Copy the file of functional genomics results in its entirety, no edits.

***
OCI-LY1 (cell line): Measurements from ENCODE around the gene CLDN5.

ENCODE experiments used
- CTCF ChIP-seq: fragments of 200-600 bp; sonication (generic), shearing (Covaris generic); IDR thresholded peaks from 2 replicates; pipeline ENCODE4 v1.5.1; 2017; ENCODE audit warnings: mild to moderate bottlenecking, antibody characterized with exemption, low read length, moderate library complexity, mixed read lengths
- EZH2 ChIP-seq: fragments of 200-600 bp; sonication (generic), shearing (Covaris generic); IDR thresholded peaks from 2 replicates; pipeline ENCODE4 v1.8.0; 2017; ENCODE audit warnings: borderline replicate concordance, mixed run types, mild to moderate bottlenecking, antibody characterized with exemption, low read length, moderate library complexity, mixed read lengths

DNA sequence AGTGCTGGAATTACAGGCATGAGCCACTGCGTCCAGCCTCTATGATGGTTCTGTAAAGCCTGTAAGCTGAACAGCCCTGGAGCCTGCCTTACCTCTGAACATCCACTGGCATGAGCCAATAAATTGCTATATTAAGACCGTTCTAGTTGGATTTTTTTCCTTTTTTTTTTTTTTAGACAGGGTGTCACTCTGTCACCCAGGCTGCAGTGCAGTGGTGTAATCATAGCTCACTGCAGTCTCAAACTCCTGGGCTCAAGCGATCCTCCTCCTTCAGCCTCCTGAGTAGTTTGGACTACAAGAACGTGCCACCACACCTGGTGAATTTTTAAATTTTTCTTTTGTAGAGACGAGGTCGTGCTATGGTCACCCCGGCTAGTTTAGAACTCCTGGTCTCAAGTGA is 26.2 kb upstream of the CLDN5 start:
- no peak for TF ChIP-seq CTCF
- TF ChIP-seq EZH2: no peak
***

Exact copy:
OCI-LY1 (cell line): Measurements from ENCODE around the gene CLDN5.

ENCODE experiments used
- CTCF ChIP-seq: fragments of 200-600 bp; sonication (generic), shearing (Covaris generic); IDR thresholded peaks from 2 replicates; pipeline ENCODE4 v1.5.1; 2017; ENCODE audit warnings: mild to moderate bottlenecking, antibody characterized with exemption, low read length, moderate library complexity, mixed read lengths
- EZH2 ChIP-seq: fragments of 200-600 bp; sonication (generic), shearing (Covaris generic); IDR thresholded peaks from 2 replicates; pipeline ENCODE4 v1.8.0; 2017; ENCODE audit warnings: borderline replicate concordance, mixed run types, mild to moderate bottlenecking, antibody characterized with exemption, low read length, moderate library complexity, mixed read lengths

DNA sequence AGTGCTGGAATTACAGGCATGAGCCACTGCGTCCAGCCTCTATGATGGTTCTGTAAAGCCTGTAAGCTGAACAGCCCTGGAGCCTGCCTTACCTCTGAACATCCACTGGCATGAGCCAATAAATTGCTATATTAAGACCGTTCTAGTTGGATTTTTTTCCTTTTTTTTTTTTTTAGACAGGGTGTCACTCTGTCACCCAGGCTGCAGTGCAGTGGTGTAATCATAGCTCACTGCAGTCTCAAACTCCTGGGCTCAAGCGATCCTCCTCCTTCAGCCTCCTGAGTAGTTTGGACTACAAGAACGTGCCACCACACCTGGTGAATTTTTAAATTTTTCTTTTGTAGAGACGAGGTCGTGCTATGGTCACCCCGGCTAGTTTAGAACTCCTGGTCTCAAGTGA is 26.2 kb upstream of the CLDN5 start:
- no peak for TF ChIP-seq CTCF
- TF ChIP-seq EZH2: no peak